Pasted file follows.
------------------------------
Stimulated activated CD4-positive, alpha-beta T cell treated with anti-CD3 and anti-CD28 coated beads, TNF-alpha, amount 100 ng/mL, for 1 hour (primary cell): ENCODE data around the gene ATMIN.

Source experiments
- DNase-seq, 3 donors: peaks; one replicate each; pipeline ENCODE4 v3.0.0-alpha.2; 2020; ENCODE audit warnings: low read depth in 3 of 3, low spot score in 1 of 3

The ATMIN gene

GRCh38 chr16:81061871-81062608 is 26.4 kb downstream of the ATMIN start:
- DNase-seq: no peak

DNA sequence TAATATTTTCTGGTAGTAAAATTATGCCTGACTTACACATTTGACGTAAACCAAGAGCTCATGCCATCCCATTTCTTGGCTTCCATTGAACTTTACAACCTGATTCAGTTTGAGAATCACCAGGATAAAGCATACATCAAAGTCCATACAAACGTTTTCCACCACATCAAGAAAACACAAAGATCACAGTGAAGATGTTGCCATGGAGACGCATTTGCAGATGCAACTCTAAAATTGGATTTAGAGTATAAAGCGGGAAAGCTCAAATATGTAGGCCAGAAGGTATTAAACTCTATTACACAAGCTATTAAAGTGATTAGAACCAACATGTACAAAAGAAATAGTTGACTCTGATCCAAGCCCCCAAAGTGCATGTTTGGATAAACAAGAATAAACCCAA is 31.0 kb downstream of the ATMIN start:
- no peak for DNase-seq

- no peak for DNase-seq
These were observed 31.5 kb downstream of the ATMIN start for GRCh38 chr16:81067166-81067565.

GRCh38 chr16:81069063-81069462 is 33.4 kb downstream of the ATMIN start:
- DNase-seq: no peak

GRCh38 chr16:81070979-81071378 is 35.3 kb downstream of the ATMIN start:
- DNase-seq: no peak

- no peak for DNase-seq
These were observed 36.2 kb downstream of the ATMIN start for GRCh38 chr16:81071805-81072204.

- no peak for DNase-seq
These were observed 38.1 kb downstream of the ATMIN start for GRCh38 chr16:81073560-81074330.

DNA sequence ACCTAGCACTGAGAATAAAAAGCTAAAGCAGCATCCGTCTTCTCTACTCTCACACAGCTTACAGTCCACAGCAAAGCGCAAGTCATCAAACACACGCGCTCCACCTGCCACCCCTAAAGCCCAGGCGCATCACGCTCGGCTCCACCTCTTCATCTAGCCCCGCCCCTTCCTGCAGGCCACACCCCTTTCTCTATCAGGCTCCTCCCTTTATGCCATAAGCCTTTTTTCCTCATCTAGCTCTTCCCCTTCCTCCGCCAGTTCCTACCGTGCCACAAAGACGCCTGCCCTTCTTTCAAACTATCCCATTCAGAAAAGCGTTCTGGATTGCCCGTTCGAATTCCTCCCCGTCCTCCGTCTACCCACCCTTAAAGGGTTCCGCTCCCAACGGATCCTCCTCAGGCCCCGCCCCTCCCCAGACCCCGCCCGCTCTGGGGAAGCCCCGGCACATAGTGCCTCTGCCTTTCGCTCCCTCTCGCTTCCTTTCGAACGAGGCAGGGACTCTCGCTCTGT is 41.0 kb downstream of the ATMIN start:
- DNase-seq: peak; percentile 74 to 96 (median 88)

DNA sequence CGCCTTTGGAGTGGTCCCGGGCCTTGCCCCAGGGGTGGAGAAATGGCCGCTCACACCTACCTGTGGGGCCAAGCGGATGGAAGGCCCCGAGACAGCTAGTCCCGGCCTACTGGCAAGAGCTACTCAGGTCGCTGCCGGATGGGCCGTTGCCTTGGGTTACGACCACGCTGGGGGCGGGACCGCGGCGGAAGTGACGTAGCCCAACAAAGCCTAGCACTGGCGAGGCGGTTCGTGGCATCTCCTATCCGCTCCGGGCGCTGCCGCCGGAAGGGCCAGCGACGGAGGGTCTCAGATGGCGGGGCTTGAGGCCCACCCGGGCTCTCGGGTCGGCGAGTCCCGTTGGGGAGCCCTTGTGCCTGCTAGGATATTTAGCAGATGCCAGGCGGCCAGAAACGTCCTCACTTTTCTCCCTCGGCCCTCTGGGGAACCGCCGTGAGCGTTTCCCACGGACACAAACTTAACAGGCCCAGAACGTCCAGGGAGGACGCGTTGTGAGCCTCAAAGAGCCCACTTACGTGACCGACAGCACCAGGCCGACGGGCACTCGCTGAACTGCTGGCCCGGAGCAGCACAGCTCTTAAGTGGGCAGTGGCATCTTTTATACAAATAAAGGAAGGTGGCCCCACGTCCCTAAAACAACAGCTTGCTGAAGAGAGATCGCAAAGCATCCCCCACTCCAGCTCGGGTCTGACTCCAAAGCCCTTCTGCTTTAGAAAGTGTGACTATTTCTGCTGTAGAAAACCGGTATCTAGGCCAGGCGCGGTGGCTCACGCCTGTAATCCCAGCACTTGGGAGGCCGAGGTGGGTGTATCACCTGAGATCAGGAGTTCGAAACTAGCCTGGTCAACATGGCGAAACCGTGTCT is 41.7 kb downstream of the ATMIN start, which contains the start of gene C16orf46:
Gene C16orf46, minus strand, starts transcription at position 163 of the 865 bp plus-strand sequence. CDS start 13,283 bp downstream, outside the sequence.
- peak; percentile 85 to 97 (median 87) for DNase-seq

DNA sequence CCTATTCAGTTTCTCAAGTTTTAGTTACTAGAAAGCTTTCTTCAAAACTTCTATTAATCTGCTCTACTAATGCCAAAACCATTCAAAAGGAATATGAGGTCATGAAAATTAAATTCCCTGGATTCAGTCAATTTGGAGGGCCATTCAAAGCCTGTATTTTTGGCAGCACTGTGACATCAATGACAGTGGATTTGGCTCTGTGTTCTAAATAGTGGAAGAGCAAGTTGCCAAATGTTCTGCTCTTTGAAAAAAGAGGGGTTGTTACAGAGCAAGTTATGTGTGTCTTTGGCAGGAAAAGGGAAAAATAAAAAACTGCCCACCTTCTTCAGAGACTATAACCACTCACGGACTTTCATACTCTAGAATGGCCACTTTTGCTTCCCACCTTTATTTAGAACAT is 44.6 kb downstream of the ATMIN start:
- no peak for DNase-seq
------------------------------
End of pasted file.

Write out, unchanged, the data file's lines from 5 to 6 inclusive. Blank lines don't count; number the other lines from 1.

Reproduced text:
GRCh38 chr16:81061871-81062608 is 26.4 kb downstream of the ATMIN start:
- DNase-seq: no peak